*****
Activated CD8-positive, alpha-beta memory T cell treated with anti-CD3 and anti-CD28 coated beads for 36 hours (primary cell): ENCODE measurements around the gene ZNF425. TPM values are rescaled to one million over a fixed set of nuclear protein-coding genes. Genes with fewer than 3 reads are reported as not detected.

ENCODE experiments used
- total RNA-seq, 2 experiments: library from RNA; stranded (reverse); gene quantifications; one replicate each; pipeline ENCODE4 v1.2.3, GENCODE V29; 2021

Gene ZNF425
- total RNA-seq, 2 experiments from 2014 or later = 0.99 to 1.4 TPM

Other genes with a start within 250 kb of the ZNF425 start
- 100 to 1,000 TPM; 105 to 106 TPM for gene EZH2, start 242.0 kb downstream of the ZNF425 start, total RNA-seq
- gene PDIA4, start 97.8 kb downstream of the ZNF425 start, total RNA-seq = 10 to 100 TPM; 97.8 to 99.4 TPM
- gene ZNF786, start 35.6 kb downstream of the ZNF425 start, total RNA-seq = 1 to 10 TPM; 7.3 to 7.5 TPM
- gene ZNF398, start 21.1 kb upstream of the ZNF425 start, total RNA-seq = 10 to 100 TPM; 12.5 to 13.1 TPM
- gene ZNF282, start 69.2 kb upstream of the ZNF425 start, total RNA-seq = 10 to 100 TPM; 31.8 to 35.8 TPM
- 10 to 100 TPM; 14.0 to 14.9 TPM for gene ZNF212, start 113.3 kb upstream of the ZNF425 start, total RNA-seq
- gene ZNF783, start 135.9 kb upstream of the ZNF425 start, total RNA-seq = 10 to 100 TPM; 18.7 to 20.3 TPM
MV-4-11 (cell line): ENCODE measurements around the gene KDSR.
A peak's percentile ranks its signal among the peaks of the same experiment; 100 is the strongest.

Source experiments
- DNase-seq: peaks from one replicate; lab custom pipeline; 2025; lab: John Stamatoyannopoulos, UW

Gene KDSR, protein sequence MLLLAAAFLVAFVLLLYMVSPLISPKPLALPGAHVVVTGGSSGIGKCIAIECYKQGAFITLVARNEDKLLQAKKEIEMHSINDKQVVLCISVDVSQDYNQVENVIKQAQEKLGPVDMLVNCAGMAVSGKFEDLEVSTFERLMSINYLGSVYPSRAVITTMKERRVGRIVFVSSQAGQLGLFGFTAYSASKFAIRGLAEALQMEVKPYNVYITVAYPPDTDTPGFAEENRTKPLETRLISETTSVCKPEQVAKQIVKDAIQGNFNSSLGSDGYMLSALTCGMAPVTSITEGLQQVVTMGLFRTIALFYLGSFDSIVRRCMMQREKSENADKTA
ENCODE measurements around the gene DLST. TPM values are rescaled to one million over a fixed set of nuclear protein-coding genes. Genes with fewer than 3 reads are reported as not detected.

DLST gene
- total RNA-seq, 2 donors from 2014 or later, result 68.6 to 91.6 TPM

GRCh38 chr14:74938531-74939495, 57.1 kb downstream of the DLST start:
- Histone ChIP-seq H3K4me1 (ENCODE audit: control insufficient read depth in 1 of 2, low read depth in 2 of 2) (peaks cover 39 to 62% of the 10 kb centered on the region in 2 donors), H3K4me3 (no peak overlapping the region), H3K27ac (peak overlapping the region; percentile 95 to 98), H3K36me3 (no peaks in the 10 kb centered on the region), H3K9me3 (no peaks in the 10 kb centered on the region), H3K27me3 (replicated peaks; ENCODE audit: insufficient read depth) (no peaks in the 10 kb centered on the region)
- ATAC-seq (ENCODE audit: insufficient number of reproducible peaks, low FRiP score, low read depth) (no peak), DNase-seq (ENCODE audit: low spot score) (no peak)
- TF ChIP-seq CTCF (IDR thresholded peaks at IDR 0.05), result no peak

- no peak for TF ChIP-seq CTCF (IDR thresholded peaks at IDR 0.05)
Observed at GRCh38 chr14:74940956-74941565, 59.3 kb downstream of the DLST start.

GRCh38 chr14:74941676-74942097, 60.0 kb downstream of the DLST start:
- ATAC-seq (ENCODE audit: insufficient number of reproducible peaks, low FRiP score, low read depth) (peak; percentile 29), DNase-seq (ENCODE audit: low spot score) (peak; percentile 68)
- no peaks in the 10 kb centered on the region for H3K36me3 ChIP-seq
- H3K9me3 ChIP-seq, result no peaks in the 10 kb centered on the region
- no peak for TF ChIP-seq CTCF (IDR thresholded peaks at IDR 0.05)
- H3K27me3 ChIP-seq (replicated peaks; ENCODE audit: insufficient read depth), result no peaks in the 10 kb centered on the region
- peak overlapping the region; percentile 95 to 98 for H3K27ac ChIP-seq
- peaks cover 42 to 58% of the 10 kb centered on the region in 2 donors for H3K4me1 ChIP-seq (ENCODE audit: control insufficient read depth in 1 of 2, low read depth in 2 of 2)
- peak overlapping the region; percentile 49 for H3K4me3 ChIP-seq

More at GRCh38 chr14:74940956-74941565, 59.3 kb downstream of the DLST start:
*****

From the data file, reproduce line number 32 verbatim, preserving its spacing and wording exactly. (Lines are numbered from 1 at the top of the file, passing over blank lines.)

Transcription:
- no peak for TF ChIP-seq CTCF (IDR thresholded peaks at IDR 0.05)